Technological change has taken over many aspects of our lives over recent years, and with radical changes affecting television, music and film industries it is little surprise that the publishing industry has also seen some big changes. eBooks are well and truly on their way to taking over print books, and while that may never actually happen, those choosing eBooks over printed books are a lot more in population these days than they used to be.
However, the rise in popularity of eBooks is changing consumers’ reading habits as quickly as the industry’s technology is changing. And the faster that technology changes, the faster our reading habits become. The ultimate question is: are eBooks making our reading habits unhealthy? Or are we simply speeding up to keep up with the demands of our faster paced lifestyles?
Paper books offer an opportunity for readers to read their chosen prose slowly, taking in all of the important parts and savouring the deliciously well-written literature. It is comparable to eating nutritious food slowly in order to take in all of the nutrients and enjoy the taste of the food sufficiently. On the other hand, an eBook is traditionally read a lot quicker and in a more superficial way – readers will scan pages and not take in all of the details in order to get through it faster, and as opposed to paper books it is much harder to flick back through the pages in order to double check some information that the reader has missed.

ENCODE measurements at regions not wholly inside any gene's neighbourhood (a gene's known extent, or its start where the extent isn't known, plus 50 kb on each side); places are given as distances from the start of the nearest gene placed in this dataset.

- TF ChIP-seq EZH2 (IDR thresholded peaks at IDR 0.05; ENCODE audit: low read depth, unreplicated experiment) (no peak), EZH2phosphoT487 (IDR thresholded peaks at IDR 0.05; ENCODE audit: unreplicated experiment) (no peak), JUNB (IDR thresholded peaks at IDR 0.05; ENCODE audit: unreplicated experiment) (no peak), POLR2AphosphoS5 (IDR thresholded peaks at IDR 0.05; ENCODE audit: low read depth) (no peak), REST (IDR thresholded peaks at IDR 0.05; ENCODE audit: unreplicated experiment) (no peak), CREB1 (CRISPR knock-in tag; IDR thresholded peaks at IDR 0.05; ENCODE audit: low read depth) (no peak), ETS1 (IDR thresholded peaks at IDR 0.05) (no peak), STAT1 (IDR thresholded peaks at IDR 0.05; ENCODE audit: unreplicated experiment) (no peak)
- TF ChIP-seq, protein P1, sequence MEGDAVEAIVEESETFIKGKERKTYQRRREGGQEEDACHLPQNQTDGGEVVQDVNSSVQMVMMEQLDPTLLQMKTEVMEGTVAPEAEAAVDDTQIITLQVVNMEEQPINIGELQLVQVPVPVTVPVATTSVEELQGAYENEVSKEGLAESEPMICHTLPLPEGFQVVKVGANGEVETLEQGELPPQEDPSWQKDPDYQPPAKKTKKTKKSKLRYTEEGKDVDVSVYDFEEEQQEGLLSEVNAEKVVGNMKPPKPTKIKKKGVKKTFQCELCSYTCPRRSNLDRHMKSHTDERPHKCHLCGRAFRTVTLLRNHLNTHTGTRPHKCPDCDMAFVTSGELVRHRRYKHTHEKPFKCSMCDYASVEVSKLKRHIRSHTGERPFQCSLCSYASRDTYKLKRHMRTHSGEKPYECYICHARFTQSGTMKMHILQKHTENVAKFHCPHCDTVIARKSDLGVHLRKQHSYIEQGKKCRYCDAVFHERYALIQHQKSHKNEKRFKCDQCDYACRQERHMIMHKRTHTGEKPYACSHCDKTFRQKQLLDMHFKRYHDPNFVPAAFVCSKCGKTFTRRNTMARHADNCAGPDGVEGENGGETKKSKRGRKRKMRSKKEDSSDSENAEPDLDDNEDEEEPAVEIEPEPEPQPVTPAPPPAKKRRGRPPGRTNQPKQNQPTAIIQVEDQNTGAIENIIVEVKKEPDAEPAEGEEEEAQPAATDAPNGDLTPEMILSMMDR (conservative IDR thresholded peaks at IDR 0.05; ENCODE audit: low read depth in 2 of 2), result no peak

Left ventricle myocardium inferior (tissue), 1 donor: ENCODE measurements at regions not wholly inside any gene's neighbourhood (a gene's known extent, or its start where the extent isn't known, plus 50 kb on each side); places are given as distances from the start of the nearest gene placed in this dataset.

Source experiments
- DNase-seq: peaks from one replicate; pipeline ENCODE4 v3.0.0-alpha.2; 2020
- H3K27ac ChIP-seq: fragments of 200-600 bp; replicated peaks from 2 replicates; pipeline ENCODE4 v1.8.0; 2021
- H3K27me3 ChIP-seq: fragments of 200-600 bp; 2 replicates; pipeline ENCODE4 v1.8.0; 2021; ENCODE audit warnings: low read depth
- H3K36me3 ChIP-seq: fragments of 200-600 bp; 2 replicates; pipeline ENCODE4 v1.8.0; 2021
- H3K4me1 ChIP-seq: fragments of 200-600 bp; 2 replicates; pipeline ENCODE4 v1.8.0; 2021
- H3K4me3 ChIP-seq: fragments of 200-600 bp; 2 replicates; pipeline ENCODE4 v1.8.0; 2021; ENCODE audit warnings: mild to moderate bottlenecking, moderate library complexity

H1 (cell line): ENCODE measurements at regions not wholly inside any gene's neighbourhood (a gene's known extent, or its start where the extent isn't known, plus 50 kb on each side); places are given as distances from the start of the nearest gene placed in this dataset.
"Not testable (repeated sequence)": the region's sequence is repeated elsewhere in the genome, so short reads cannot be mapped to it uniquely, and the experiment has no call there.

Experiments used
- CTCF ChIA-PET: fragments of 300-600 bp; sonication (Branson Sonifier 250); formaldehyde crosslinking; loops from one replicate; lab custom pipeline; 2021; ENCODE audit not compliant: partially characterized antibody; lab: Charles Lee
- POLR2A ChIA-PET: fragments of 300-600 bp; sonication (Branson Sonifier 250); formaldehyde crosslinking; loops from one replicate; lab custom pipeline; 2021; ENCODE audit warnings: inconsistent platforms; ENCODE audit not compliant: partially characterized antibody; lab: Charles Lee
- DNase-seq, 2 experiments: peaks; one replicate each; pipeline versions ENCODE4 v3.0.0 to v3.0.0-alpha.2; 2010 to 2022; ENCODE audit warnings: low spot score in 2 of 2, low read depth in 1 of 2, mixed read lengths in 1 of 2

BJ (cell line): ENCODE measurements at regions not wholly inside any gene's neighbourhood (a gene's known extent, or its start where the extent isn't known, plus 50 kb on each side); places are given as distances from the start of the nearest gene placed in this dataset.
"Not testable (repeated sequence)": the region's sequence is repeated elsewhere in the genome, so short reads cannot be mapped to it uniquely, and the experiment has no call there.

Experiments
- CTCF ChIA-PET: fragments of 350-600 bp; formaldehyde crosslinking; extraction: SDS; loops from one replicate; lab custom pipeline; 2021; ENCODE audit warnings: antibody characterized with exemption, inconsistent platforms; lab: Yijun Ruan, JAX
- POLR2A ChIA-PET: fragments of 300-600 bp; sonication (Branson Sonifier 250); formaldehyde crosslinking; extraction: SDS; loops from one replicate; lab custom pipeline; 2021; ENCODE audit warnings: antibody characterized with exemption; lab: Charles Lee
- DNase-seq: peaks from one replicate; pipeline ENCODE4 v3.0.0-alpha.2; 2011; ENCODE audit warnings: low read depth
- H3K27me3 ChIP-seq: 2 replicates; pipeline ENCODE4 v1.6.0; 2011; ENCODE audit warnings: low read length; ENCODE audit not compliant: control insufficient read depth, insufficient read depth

Many readers might say that their main purpose of reading in pleasure, perhaps it is for information, or perhaps it is for enjoyment. One of the most important purposes of reading, however, is to think, and those that read regularly on an eReader move along much more briskly than they would do if they read a paper book, leaving no time to linger and think as they go. eBooks, in this case, will defeat their own purpose; deep thinking, lingering and slow reading do not mix with technology.
eBook sales have recently plateaued, but sales have not begun to decrease, suggesting that those fans of digital books are not losing interest, despite the change in their reading habits. Some might suggest that in order for eBooks to retain their popularity, the way that they are read will have to become more thoughtful, more social and perhaps even more innovative. The future is bright for eBooks, but the changing reader habits that we have discussed may also mean that the future will stay bright for paper books.